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Ethics Codes

Robert Wechsler
Another day, another grand jury report recommending government ethics reform. This report (attached; see below) comes from Orange County, NY, a county northwest of New York City, whose biggest town is Newburgh and whose most famous towns include the very different Tuxedo and Kiryas Joel.

The report criminally exonerates the county legislator who is its subject, because he did a couple things right:  he sought ethics advice from the ethics board, and he disclosed his employment with...
Robert Wechsler
As we know, the devil's in the details. In government ethics codes, this means the language. In the case I will look at here, the devil's in the verbs.

According to an article on the WTSP-TV website last week, a Florida state senator who lobbies for a sports team seeking taxpayer subsidies relating to payments on its sports arena...
Robert Wechsler
Rarely is a non-politician celebrity the subject of a local government ethics matter. So with David Beckham the subject of a Miami-Dade County ethics commission investigative report last week, and with important issues to boot [pun intended], this is an impossible matter to pass by.

Initiating Contact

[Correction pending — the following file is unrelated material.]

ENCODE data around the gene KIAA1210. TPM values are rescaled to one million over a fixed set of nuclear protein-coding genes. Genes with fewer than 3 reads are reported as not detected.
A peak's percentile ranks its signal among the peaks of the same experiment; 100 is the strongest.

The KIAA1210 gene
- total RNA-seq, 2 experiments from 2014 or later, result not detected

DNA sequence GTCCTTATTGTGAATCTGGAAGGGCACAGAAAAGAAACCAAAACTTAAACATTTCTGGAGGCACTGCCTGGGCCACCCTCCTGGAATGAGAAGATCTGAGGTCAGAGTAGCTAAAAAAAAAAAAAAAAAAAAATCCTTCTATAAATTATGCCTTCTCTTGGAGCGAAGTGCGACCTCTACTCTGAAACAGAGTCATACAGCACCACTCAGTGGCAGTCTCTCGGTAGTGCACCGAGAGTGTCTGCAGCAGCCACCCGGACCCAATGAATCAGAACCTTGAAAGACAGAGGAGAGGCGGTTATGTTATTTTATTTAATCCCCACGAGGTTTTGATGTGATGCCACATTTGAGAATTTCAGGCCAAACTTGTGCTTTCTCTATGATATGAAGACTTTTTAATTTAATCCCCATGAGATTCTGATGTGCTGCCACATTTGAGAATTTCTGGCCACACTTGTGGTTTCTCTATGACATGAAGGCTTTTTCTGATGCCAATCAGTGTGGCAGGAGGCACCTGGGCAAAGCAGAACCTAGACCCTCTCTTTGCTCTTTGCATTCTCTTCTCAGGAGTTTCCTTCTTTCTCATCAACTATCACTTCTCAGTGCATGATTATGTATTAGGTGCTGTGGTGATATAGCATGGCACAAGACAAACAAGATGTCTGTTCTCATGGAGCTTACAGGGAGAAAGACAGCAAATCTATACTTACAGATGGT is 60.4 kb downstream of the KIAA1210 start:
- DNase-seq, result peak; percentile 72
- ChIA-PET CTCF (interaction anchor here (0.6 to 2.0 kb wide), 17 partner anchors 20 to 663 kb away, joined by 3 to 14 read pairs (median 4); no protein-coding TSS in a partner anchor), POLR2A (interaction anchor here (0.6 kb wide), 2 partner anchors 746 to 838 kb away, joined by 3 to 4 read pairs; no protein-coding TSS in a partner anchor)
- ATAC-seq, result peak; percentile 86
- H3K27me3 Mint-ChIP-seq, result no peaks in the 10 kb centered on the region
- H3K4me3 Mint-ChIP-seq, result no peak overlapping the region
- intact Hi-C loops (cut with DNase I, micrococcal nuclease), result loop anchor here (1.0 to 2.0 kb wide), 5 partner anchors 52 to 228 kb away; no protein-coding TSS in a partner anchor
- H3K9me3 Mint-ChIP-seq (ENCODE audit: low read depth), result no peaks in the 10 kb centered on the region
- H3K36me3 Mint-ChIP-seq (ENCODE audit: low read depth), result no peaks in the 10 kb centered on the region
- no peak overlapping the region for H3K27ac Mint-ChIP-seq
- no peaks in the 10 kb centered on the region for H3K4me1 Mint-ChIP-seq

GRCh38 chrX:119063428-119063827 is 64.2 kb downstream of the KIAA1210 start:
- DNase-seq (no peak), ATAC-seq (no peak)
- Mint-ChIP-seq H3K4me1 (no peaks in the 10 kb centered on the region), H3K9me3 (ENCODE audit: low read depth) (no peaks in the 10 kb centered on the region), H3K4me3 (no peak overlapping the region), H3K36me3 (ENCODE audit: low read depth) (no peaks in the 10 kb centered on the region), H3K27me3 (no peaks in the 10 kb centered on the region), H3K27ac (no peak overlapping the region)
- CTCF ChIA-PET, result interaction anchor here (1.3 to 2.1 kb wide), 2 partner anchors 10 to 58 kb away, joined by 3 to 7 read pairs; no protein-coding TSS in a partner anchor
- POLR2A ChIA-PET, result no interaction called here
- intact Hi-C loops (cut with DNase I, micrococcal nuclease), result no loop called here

The most interesting issues in this matter are whether lobbying is a one-way street, and the underlying issue: whether motive or intent is relevant to lobbying. That is,...
Robert Wechsler
Can anyone volunteer for a local political campaign without it being considered a contribution? Isn't it everyone's right to do so? Isn't this just about the most important thing a citizen can do, short of running for office herself?

According to the Toronto Metro News website last week, a "political strategist" and lobbyist who was...
Robert Wechsler
Why is it so hard for officials, personally or in drafting ethics codes, to let an ethics commission do its work, dismissing complaints that lack validity (i.e., that do not state an ethics violation by someone under the ethics program's jurisdiction or for which there is insufficient evidence)? Why, instead, do they create and take advantage of non-substantive considerations for dismissal of complaints in order to take revenge on complainants?

I ask this question after reading...
Robert Wechsler
According to an editorial yesterday in the Luzerne County (PA) Citizens Voice, the Luzerne County council, on advice of the county attorney, is planning to hold an executive session tomorrow to discuss changes to its ethics code. The editorial says it would be wrong to hold an executive session.

The county attorney's reasoning is that the changes...